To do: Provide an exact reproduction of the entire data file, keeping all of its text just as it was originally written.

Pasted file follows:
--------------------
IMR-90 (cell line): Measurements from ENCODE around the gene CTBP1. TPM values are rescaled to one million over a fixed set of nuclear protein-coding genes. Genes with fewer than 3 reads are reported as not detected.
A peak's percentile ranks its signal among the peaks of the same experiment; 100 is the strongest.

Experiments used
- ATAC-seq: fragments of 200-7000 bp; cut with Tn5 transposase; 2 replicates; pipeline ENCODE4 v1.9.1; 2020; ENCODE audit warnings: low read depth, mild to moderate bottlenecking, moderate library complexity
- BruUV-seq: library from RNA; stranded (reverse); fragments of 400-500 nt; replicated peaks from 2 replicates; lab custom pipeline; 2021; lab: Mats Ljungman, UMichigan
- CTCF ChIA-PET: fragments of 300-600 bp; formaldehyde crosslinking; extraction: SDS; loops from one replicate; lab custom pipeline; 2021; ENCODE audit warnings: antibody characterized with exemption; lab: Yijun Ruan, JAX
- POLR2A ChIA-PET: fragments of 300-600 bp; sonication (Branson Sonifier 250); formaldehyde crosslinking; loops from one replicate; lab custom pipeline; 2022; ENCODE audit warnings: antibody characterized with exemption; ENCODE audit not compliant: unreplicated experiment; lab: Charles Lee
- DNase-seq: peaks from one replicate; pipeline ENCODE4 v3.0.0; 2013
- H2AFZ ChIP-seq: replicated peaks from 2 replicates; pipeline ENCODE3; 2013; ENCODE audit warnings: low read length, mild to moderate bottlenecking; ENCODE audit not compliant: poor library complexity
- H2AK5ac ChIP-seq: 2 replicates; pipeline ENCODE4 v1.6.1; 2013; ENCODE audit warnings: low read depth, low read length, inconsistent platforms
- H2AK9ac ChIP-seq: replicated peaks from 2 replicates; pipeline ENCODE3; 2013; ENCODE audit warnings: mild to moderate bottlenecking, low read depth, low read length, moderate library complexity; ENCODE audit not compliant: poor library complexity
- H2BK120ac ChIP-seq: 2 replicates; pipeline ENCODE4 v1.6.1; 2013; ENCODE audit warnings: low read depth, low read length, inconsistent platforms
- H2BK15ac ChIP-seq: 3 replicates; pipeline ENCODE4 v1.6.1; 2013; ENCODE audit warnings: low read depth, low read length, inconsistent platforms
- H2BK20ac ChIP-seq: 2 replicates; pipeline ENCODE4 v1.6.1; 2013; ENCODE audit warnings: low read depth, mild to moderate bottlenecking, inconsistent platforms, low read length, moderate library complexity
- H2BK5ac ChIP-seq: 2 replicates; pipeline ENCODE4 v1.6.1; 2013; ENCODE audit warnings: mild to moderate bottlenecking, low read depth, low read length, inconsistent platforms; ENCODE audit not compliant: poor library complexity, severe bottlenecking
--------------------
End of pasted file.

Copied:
IMR-90 (cell line): Measurements from ENCODE around the gene CTBP1. TPM values are rescaled to one million over a fixed set of nuclear protein-coding genes. Genes with fewer than 3 reads are reported as not detected.
A peak's percentile ranks its signal among the peaks of the same experiment; 100 is the strongest.

Experiments used
- ATAC-seq: fragments of 200-7000 bp; cut with Tn5 transposase; 2 replicates; pipeline ENCODE4 v1.9.1; 2020; ENCODE audit warnings: low read depth, mild to moderate bottlenecking, moderate library complexity
- BruUV-seq: library from RNA; stranded (reverse); fragments of 400-500 nt; replicated peaks from 2 replicates; lab custom pipeline; 2021; lab: Mats Ljungman, UMichigan
- CTCF ChIA-PET: fragments of 300-600 bp; formaldehyde crosslinking; extraction: SDS; loops from one replicate; lab custom pipeline; 2021; ENCODE audit warnings: antibody characterized with exemption; lab: Yijun Ruan, JAX
- POLR2A ChIA-PET: fragments of 300-600 bp; sonication (Branson Sonifier 250); formaldehyde crosslinking; loops from one replicate; lab custom pipeline; 2022; ENCODE audit warnings: antibody characterized with exemption; ENCODE audit not compliant: unreplicated experiment; lab: Charles Lee
- DNase-seq: peaks from one replicate; pipeline ENCODE4 v3.0.0; 2013
- H2AFZ ChIP-seq: replicated peaks from 2 replicates; pipeline ENCODE3; 2013; ENCODE audit warnings: low read length, mild to moderate bottlenecking; ENCODE audit not compliant: poor library complexity
- H2AK5ac ChIP-seq: 2 replicates; pipeline ENCODE4 v1.6.1; 2013; ENCODE audit warnings: low read depth, low read length, inconsistent platforms
- H2AK9ac ChIP-seq: replicated peaks from 2 replicates; pipeline ENCODE3; 2013; ENCODE audit warnings: mild to moderate bottlenecking, low read depth, low read length, moderate library complexity; ENCODE audit not compliant: poor library complexity
- H2BK120ac ChIP-seq: 2 replicates; pipeline ENCODE4 v1.6.1; 2013; ENCODE audit warnings: low read depth, low read length, inconsistent platforms
- H2BK15ac ChIP-seq: 3 replicates; pipeline ENCODE4 v1.6.1; 2013; ENCODE audit warnings: low read depth, low read length, inconsistent platforms
- H2BK20ac ChIP-seq: 2 replicates; pipeline ENCODE4 v1.6.1; 2013; ENCODE audit warnings: low read depth, mild to moderate bottlenecking, inconsistent platforms, low read length, moderate library complexity
- H2BK5ac ChIP-seq: 2 replicates; pipeline ENCODE4 v1.6.1; 2013; ENCODE audit warnings: mild to moderate bottlenecking, low read depth, low read length, inconsistent platforms; ENCODE audit not compliant: poor library complexity, severe bottlenecking